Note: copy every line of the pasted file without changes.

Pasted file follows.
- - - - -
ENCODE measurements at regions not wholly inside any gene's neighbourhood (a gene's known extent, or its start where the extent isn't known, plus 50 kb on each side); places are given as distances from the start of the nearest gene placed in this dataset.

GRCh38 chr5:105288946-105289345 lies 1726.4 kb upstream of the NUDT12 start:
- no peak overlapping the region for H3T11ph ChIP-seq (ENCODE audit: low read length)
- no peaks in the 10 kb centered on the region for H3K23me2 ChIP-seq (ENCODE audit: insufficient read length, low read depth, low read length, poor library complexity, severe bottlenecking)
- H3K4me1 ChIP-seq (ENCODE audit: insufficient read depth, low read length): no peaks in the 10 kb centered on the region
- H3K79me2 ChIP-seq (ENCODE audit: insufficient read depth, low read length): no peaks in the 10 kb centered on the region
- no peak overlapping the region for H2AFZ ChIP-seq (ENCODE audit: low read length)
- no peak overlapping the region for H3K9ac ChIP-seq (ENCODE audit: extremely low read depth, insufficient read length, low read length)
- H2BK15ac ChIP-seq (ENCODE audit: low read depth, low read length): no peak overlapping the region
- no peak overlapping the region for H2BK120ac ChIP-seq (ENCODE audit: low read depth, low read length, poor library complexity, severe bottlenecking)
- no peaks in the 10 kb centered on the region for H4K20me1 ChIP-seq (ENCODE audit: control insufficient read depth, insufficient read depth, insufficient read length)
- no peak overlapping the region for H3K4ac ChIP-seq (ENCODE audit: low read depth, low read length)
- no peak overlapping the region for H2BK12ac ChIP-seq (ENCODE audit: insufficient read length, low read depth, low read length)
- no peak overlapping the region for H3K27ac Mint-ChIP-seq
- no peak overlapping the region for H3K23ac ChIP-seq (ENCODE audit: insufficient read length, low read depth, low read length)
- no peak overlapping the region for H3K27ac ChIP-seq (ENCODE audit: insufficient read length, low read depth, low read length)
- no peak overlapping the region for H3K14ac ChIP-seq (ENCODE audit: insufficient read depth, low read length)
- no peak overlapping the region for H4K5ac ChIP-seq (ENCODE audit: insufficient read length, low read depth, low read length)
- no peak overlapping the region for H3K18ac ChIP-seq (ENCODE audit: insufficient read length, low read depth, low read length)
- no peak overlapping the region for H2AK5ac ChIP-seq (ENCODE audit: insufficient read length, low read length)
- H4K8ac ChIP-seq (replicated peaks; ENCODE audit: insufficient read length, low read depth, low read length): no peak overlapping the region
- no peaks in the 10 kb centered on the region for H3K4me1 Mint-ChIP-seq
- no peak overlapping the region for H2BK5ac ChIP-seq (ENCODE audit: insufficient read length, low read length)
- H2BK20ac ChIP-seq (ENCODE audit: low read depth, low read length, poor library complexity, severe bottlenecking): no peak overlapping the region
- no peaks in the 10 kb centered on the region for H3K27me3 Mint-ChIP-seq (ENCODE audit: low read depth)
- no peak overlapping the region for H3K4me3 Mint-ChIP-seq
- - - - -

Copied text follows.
ENCODE measurements at regions not wholly inside any gene's neighbourhood (a gene's known extent, or its start where the extent isn't known, plus 50 kb on each side); places are given as distances from the start of the nearest gene placed in this dataset.

GRCh38 chr5:105288946-105289345 lies 1726.4 kb upstream of the NUDT12 start:
- no peak overlapping the region for H3T11ph ChIP-seq (ENCODE audit: low read length)
- no peaks in the 10 kb centered on the region for H3K23me2 ChIP-seq (ENCODE audit: insufficient read length, low read depth, low read length, poor library complexity, severe bottlenecking)
- H3K4me1 ChIP-seq (ENCODE audit: insufficient read depth, low read length): no peaks in the 10 kb centered on the region
- H3K79me2 ChIP-seq (ENCODE audit: insufficient read depth, low read length): no peaks in the 10 kb centered on the region
- no peak overlapping the region for H2AFZ ChIP-seq (ENCODE audit: low read length)
- no peak overlapping the region for H3K9ac ChIP-seq (ENCODE audit: extremely low read depth, insufficient read length, low read length)
- H2BK15ac ChIP-seq (ENCODE audit: low read depth, low read length): no peak overlapping the region
- no peak overlapping the region for H2BK120ac ChIP-seq (ENCODE audit: low read depth, low read length, poor library complexity, severe bottlenecking)
- no peaks in the 10 kb centered on the region for H4K20me1 ChIP-seq (ENCODE audit: control insufficient read depth, insufficient read depth, insufficient read length)
- no peak overlapping the region for H3K4ac ChIP-seq (ENCODE audit: low read depth, low read length)
- no peak overlapping the region for H2BK12ac ChIP-seq (ENCODE audit: insufficient read length, low read depth, low read length)
- no peak overlapping the region for H3K27ac Mint-ChIP-seq
- no peak overlapping the region for H3K23ac ChIP-seq (ENCODE audit: insufficient read length, low read depth, low read length)
- no peak overlapping the region for H3K27ac ChIP-seq (ENCODE audit: insufficient read length, low read depth, low read length)
- no peak overlapping the region for H3K14ac ChIP-seq (ENCODE audit: insufficient read depth, low read length)
- no peak overlapping the region for H4K5ac ChIP-seq (ENCODE audit: insufficient read length, low read depth, low read length)
- no peak overlapping the region for H3K18ac ChIP-seq (ENCODE audit: insufficient read length, low read depth, low read length)
- no peak overlapping the region for H2AK5ac ChIP-seq (ENCODE audit: insufficient read length, low read length)
- H4K8ac ChIP-seq (replicated peaks; ENCODE audit: insufficient read length, low read depth, low read length): no peak overlapping the region
- no peaks in the 10 kb centered on the region for H3K4me1 Mint-ChIP-seq
- no peak overlapping the region for H2BK5ac ChIP-seq (ENCODE audit: insufficient read length, low read length)
- H2BK20ac ChIP-seq (ENCODE audit: low read depth, low read length, poor library complexity, severe bottlenecking): no peak overlapping the region
- no peaks in the 10 kb centered on the region for H3K27me3 Mint-ChIP-seq (ENCODE audit: low read depth)
- no peak overlapping the region for H3K4me3 Mint-ChIP-seq